Even with updated security measures, Airbnb hasn't insulated the system from the risks inherent to renting out your home to strangers from the Internet. Like, the risk that someone will use your apartment as a temporary brothel, which is apparently what happened in Stockholm. The Kernel's Milo Yiannopoulos reported that two young women decided to list their place on Airbnb while they were traveling for a month, but returned this week to be greeted by a note from police informing them their place had been raided on Saturday catching "two call girls in flagrante delicto with clients." One of the apartment dwellers described the prostitutes as Irish and "looking very high class, with business suits… it was strange that they would rent an apartment when they clearly could afford a hotel” Today, though, TechCrunch's Mike Butcher reported that the prostitutes were not Irish, just that they had arrived in Sweden from Ireland. In their statement to both reporters, Airbnb said, "We were appalled to hear about this and we will work with local authorities to investigate the situation. We’re also providing ongoing support to the host." That apparently includes putting the roommates up in a fancy hotel while their apartment is professionally cleaned, which is necessary as apparently there was a plastic bag filled with used condoms left behind.
This incident is actually not the worst thing to happen to someone who rented out their apartment on Airbnb. Last year, in an incident that led Airbnb to beef up its security practices, we heard about horrific tales of meth and property damage. And, back then, Airbnb didn't approach the situation with such bend-over-backwards kindness. (It took the site a day to apologize.) It has since learned its PR lessons. Last August, CEO Brian Chesky wrote in a blog post, "In the last few days we have had a crash course in crisis management," and announced revamped policies with a 24-hour hotline, safety tips, and a link to contact the CEO.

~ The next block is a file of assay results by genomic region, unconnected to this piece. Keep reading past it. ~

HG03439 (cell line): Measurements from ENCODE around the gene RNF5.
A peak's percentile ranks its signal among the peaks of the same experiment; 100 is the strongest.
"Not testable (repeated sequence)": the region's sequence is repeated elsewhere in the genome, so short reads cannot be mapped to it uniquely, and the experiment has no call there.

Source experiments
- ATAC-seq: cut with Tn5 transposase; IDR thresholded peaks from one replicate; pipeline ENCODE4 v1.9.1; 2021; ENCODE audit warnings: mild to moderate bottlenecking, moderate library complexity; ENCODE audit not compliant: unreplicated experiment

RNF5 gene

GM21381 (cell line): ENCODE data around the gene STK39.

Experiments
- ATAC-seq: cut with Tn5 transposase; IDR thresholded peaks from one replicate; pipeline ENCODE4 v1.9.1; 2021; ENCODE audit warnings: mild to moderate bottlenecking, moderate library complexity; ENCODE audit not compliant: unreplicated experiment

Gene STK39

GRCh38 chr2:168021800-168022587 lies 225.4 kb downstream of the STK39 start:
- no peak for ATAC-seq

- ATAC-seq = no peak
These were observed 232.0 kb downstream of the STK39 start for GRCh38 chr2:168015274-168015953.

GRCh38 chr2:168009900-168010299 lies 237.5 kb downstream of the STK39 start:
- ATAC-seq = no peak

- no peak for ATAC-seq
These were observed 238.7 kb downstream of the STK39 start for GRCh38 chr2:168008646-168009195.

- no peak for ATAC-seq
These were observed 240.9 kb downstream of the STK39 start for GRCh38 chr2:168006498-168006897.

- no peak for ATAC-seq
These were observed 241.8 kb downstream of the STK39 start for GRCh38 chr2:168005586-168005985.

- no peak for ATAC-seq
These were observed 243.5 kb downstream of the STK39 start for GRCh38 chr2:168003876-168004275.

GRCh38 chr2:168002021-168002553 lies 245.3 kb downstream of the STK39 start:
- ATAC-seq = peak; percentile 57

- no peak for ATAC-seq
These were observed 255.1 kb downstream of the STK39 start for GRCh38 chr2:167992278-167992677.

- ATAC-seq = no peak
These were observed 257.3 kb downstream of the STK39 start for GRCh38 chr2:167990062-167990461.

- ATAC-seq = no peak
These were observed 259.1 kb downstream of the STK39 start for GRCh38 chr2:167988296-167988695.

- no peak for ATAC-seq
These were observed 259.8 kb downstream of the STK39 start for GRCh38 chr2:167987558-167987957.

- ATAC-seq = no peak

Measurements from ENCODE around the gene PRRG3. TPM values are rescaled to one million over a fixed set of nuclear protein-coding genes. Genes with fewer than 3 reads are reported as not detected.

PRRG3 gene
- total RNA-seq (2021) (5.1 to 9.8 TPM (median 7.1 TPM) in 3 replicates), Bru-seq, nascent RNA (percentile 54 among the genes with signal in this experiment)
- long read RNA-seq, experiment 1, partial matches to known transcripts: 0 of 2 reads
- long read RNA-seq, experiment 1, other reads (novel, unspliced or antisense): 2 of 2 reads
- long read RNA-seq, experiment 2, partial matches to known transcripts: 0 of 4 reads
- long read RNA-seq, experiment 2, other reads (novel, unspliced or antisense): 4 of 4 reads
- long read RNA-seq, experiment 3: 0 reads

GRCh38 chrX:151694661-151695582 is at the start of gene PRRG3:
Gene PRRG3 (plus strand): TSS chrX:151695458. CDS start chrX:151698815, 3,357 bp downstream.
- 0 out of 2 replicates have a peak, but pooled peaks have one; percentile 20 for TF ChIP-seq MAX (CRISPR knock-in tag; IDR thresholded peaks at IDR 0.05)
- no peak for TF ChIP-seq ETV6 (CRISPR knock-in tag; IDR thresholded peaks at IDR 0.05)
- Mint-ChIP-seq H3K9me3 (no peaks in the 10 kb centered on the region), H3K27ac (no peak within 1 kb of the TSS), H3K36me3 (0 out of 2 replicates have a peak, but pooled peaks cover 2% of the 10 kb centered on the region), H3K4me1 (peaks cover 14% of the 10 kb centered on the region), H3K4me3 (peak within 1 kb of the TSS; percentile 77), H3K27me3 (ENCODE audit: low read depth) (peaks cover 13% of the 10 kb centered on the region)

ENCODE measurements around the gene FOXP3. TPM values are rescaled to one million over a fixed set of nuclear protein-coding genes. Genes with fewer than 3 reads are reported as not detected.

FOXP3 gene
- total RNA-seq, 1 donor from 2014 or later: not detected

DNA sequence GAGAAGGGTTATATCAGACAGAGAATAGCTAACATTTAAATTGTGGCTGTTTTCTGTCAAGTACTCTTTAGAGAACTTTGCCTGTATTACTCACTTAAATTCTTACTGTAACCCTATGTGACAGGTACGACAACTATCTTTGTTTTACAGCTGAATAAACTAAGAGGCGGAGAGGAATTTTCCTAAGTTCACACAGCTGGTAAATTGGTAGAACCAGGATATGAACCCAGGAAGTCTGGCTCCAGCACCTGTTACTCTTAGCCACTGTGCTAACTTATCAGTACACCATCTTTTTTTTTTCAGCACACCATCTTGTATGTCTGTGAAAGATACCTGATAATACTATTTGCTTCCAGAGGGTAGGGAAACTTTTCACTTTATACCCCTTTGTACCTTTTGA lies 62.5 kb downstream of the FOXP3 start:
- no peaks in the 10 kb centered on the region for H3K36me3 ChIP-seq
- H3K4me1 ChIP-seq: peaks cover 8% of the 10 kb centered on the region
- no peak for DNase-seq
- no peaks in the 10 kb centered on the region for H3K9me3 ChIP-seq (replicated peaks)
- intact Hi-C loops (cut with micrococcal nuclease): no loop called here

But, these changes seem to have gone a lot farther at boosting "crisis management" rather than avoiding crises in the first place. The trust and safety center has "tips" for choosing guests and putting up the right postings, but, none of it fixes the core issue: people you might not want into your apartment might rent your place through Airbnb. If that happens, the most useful part is the $1,000,000 host guarantee, insurance that covers property damage and theft. (That money is presumably paying for the house cleaning and hotel for the Stockholm couple.) But, there is only so much post-trauma clean-up can do to make users feel better. "We feel uneasy about being in our own apartment after this," one of the women in Stockholm, who chose to remain anonymous, told Yiannopolous. A source "close to the incident" told Butcher, "I’ve always seen Airbnb as a great company and idea and I’ve never thought of something like this happening… Now I’m going to think twice before renting out my place… or put up a sign… No prostitution allowed."
But they may be a small minority. Last year's PR issues didn't kill the site. It has seen huge growth, with 10 million guest nights booked as of June of this year, since its founding in 2008. And the company has received over $120 million from the venture capitalist crowd, according to TechCrunch.
This article is from the archive of our partner The Wire.